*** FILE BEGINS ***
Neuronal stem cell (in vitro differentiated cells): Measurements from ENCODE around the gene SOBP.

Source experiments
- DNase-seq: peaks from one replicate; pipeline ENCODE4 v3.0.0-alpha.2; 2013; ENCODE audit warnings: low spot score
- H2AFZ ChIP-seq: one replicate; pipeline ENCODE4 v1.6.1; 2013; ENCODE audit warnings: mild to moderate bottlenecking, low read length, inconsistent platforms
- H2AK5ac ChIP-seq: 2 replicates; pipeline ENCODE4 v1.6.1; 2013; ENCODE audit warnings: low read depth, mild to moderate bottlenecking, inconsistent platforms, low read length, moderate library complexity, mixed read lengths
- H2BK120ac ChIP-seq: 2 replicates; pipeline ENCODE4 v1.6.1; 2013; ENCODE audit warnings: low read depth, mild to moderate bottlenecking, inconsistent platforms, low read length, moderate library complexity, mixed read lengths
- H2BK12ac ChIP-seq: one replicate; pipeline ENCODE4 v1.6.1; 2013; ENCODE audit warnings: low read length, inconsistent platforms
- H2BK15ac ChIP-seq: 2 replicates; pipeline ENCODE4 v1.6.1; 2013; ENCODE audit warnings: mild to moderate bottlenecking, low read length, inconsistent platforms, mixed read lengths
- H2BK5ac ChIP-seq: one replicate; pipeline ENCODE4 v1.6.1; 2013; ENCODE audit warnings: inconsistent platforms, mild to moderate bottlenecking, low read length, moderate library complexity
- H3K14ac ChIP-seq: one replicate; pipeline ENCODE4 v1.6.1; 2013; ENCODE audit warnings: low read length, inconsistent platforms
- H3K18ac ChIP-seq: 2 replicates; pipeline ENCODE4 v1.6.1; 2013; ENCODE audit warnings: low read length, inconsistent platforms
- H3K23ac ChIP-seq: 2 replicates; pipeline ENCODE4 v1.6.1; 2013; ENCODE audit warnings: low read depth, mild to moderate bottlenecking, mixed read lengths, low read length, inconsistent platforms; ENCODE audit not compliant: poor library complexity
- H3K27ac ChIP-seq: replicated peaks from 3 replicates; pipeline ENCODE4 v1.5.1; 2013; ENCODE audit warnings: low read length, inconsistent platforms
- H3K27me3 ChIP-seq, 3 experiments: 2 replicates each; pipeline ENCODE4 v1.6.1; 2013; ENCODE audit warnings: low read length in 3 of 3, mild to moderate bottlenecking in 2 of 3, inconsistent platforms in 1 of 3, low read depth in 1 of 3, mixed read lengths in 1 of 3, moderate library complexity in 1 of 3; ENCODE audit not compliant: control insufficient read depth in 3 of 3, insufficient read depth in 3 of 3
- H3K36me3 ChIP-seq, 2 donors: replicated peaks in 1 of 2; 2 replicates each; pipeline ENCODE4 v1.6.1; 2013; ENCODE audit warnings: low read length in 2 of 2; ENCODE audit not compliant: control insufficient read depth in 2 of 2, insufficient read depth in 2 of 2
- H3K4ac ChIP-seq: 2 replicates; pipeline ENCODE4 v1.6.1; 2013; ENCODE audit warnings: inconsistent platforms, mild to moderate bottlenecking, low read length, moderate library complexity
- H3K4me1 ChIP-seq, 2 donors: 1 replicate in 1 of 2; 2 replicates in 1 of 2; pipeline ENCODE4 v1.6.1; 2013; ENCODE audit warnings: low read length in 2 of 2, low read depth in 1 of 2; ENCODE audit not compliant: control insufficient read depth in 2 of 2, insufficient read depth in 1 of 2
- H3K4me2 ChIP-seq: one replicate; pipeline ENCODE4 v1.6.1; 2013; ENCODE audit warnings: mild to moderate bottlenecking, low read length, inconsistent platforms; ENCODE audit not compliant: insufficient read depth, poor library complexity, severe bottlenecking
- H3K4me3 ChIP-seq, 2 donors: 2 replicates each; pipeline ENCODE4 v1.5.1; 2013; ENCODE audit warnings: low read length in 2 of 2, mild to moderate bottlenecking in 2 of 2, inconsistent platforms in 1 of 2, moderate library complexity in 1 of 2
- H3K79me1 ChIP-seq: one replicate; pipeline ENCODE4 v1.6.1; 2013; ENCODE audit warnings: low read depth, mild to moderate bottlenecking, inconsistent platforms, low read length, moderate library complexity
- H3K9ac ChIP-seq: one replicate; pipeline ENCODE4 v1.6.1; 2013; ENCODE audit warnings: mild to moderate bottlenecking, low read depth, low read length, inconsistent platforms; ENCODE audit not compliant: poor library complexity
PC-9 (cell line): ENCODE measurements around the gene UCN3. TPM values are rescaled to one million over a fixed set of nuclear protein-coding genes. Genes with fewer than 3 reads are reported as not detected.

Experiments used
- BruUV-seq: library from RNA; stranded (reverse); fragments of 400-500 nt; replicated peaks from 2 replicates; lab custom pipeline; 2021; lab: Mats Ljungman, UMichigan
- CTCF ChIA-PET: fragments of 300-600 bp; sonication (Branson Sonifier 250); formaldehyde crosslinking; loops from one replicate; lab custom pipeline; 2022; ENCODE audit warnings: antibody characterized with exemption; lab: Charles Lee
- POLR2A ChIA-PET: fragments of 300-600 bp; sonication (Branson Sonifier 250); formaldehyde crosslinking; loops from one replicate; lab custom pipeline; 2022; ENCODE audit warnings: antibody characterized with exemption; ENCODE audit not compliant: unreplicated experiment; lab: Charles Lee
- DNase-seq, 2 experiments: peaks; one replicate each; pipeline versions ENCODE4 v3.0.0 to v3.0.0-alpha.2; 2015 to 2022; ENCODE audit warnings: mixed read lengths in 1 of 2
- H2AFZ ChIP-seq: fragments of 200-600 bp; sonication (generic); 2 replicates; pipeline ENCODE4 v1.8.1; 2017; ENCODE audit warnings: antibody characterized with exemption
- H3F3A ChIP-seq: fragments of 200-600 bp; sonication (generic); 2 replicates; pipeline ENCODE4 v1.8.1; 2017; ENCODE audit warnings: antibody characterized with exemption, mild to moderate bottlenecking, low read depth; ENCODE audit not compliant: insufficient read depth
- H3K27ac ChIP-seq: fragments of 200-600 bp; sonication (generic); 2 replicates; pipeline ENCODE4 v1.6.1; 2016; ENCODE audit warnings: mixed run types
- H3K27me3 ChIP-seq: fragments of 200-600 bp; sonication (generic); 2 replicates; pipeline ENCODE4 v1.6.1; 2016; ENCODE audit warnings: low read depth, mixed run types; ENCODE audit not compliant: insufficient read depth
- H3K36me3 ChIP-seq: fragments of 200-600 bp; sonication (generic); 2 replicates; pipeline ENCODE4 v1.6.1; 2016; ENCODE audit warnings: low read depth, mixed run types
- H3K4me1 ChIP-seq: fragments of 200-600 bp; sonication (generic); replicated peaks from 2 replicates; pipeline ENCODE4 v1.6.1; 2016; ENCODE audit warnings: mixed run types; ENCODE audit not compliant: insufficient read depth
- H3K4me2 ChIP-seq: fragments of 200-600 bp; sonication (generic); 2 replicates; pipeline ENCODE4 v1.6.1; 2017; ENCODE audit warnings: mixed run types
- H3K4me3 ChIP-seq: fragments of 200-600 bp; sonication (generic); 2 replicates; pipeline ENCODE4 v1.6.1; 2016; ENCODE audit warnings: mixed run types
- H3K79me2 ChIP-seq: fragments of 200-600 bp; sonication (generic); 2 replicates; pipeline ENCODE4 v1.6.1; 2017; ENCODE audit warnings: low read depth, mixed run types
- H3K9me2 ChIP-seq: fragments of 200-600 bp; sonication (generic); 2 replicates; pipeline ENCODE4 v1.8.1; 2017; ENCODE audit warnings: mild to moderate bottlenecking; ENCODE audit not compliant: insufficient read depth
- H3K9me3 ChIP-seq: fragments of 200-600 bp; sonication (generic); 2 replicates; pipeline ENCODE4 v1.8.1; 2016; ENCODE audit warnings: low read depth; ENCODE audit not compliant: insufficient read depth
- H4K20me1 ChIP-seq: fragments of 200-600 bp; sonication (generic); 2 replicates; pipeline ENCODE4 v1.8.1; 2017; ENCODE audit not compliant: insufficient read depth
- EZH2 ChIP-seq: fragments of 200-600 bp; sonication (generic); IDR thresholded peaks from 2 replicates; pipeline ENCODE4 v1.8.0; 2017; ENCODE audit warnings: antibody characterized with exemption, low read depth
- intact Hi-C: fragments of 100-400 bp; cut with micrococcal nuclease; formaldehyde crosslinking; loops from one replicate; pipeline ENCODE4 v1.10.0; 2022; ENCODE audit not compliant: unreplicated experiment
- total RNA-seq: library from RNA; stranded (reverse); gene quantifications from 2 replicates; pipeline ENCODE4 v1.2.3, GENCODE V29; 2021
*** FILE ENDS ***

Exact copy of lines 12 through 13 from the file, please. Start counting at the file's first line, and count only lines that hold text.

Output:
- H3K23ac ChIP-seq: 2 replicates; pipeline ENCODE4 v1.6.1; 2013; ENCODE audit warnings: low read depth, mild to moderate bottlenecking, mixed read lengths, low read length, inconsistent platforms; ENCODE audit not compliant: poor library complexity
- H3K27ac ChIP-seq: replicated peaks from 3 replicates; pipeline ENCODE4 v1.5.1; 2013; ENCODE audit warnings: low read length, inconsistent platforms